[Python-Dev] Re: decorators and 2.4
Phillip J. Eby
pje at telecommunity.com
Fri Jun 25 01:27:03 EDT 2004
At 01:26 PM 6/24/04 -0400, David Abrahams wrote:
>Anthony Baxter <anthony at interlink.com.au> writes:
> > So, let the floodgates open. Remember, we _can_ change this any
> > time up until 2.4b1, if there's a decision that the chosen form
> > sucks. :-)
>Here's thinking in a different direction altogether:
> No special syntax
> Instead, expose enough functionality in standard library functions
> that an appropriately-written pure-python "decorate" function can
> do it.
> decorate(staticmethod, my_decorator)
> def f(x):
> Since function definitions are executable statements, it should in
> principle be possible to arrange something that allows one to hook
> the execution of that statement. Perhaps it's already doable with
> the debugger hook?
Hmmm. You probably *could* create such a function in CPython, maybe even
as far back as 2.1 (since all it needs is sys._getframe and the tracing
hook), but it wouldn't be portable to Jython.
And, boy, would it be a sick and twisted piece of code. You'd need to do
something like keep a copy of the locals and on each "new line" event from
the trace hook, you'd need to both call the old trace hook (so that
debugging could still take place) and check to see if the locals had a new
function object. As soon as the function object appeared, you could do
your dirty work (after first restoring the *old* value bound to that name,
so the decorators would have access to the previous binding of the name).
About the only bit you couldn't do in pure Python would be decorating a
function defined in a nested scope, because "fast locals" aren't accessible
from pure Python. But for module-level functions and methods in classes,
this might actually work. Heck, I'm rather tempted to try to write it and
see if it does. At worst, it might be a fun way to learn the ins and outs
[goes away for 30 minutes or so]
Hm, interesting. After a bit of twiddling, I've got a rough draft of the
trace mechanism. It seems to be possible to chain tracer functions in the
manner described, and I got it to work even with pdb running. That is, if
the debugger was already tracing a frame, adding co-operative trace
functions didn't appear to disturb the debugger's operation.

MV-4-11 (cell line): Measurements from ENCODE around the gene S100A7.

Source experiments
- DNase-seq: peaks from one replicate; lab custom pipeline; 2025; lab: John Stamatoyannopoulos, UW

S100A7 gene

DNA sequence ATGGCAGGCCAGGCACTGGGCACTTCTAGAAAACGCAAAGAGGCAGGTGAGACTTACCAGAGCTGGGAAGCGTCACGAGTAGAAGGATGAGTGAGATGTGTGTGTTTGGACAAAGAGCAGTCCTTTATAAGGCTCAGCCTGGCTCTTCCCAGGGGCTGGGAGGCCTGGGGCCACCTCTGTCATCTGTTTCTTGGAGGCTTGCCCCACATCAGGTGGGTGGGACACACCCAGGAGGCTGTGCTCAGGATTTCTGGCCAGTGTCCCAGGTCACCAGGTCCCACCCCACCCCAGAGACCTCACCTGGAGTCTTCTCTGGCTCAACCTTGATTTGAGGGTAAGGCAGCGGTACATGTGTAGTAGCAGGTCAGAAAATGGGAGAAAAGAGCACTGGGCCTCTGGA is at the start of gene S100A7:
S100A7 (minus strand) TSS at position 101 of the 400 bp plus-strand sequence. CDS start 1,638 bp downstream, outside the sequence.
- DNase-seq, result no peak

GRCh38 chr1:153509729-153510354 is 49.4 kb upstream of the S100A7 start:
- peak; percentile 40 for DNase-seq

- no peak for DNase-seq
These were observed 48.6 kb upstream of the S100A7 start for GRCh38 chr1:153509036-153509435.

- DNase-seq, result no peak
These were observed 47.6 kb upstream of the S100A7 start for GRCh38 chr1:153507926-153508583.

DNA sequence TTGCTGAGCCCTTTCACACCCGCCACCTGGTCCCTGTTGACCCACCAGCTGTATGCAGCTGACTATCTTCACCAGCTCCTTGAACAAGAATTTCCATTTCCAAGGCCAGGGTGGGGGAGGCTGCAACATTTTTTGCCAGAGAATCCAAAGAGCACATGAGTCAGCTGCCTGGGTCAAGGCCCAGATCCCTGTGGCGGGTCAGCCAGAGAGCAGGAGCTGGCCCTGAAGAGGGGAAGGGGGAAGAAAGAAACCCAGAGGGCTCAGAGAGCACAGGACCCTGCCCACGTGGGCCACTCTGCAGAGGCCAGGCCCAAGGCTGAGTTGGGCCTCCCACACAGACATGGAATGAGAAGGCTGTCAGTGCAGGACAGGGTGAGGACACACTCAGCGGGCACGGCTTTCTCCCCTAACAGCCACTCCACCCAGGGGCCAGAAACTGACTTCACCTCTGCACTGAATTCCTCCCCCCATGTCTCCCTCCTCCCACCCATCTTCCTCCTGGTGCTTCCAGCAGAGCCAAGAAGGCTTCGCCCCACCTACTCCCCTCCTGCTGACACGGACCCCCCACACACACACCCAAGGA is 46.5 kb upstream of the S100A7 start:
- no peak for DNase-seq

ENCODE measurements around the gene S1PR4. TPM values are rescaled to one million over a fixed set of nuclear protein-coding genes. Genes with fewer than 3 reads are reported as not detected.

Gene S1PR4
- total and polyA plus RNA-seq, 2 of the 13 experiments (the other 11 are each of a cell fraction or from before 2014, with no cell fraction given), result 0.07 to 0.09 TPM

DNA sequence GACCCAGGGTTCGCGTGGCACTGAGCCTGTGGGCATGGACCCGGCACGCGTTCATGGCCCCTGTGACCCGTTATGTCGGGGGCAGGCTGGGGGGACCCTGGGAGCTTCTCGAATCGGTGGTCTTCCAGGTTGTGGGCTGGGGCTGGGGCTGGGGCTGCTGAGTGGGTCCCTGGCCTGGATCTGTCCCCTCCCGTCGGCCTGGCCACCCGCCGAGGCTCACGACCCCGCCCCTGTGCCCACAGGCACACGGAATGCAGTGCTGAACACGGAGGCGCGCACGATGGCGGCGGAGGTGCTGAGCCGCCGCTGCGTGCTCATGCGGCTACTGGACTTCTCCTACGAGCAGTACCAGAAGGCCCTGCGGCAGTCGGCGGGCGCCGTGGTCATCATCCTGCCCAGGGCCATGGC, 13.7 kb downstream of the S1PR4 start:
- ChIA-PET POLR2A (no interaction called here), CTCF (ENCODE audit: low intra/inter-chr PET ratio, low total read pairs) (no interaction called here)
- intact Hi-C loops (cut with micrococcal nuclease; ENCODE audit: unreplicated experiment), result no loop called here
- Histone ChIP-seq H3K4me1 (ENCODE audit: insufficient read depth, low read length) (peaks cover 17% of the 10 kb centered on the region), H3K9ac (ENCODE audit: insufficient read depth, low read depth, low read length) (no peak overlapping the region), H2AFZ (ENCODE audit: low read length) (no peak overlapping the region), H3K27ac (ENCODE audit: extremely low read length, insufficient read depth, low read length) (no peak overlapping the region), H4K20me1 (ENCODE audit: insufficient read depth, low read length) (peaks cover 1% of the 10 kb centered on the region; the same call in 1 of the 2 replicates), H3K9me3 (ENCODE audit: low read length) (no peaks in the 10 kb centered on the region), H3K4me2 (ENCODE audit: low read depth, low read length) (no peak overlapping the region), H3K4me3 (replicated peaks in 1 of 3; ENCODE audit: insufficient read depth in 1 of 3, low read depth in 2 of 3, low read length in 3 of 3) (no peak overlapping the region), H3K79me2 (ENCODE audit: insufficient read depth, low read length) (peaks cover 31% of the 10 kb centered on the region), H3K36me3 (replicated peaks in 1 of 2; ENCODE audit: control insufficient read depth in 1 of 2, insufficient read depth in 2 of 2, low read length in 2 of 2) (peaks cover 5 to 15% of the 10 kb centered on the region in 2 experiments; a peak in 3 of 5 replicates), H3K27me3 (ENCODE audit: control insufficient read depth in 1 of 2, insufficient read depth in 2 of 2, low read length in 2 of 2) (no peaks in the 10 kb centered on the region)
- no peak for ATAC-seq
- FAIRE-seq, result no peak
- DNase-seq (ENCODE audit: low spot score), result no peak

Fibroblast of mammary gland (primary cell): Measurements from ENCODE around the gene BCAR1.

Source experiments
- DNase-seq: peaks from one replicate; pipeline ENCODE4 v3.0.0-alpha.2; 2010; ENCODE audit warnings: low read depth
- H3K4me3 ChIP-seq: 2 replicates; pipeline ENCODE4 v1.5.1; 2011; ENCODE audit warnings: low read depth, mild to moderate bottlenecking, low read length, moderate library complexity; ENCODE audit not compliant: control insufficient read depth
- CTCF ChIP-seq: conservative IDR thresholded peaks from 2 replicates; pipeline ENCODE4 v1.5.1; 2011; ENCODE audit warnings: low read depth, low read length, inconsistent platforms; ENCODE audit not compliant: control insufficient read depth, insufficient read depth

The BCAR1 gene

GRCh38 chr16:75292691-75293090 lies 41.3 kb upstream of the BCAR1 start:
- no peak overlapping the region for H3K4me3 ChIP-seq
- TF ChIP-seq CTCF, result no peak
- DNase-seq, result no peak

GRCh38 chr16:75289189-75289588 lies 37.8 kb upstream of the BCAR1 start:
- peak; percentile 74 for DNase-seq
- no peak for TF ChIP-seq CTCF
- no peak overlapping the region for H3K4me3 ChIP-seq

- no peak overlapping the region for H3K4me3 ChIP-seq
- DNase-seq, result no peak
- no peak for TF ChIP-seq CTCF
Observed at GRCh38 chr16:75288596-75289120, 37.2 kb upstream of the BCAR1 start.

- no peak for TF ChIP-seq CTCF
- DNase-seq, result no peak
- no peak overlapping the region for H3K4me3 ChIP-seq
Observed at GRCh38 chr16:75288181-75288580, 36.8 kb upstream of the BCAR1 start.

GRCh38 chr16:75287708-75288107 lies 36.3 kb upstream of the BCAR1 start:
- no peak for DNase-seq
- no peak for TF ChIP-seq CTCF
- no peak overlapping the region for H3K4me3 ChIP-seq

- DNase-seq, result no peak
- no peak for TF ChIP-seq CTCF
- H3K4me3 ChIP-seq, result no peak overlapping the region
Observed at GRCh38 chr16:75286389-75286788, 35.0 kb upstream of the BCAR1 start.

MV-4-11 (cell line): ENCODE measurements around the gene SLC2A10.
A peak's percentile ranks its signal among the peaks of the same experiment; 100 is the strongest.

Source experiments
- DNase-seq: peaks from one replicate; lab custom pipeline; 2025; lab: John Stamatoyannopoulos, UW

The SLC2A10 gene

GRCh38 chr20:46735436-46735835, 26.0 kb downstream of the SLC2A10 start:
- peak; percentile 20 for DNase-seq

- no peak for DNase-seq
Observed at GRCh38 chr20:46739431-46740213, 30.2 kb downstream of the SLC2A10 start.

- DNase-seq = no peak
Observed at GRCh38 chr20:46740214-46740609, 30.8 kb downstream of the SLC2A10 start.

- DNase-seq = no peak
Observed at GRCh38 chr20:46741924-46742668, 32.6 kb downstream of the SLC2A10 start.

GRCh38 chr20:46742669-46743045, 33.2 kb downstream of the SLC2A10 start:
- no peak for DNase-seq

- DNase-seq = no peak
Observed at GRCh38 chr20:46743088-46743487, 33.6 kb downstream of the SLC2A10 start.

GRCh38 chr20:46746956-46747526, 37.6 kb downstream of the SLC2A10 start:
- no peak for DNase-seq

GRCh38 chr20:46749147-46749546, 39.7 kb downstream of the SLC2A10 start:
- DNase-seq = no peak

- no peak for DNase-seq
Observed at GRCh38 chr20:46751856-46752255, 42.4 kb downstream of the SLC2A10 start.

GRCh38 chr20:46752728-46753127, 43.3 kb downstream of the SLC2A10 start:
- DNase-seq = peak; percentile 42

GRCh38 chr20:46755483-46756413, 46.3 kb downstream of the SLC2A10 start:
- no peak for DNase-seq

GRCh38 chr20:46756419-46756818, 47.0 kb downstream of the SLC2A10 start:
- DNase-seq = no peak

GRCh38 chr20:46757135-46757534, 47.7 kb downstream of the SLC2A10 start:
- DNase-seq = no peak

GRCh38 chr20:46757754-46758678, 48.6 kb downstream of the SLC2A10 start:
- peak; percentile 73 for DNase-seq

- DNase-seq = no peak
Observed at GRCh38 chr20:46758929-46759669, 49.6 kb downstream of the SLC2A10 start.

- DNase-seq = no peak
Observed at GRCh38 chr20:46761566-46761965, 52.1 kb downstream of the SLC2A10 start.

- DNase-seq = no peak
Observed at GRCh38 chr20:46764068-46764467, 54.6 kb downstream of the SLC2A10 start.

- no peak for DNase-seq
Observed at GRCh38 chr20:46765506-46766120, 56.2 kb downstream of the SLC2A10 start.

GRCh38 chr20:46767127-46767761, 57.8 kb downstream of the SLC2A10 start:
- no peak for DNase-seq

However, there are certainly some "interesting" peculiarities in the trace
function behavior. There seems to be a bit of voodoo
necessary. Specifically, it seems as though one must call 'sys.settrace()'
*and* set 'frame.f_trace' in order to change a local frame trace function,
even though in theory just returning a new trace function from a 'line'
event should work.
Ah well. Here's a proof-of-concept version, that uses right-to-left
application and simple calling for the decorators, but as you'll see, the
bulk of the code is devoted to mechanism rather than policy. You'll see
that it's easy to write different policies, although the way I have the
trace mechanism set up, later tracers execute *before* earlier
tracers. I'm not sure if this is the right way to go, but it seems to read
best with this syntax.
Anyway, it works with CPython 2.2. Caveat: do *not* use listcomps or any
other assignment statements between your 'decorate()' invocation and the
function definition, or the decorators will be applied to the bound-to
Personally, I think the 'decorate()' function is probably actually not that
useful, compared to making specialized decoration functions like, say:
def foo(klass, x, y, z):
Only with better names. :) Also, using this approach means you can do
def foo(klass, x, y, z):
which comes awfully close to Guido's preferred syntax!
Anyway, concept code follows, and I'm quite tempted to add this to
PyProtocols, which already has a similar function for class decoration.
frame = sys._getframe(depth)
oldtrace = [frame.f_trace]
old_locals = frame.f_locals.copy()
if frm is frame and event !='exception':
for k,v in frm.f_locals.items():
if k not in old_locals:
elif old_locals[k] is not v:
frm.f_locals[k] = old_locals[k]
oldtrace = oldtrace(frm,event,arg)
frm.f_trace = oldtrace
frame.f_trace = tracer
decorators = list(decorators)
for d in decorators:
v = d(v)
frame.f_locals[k] = v
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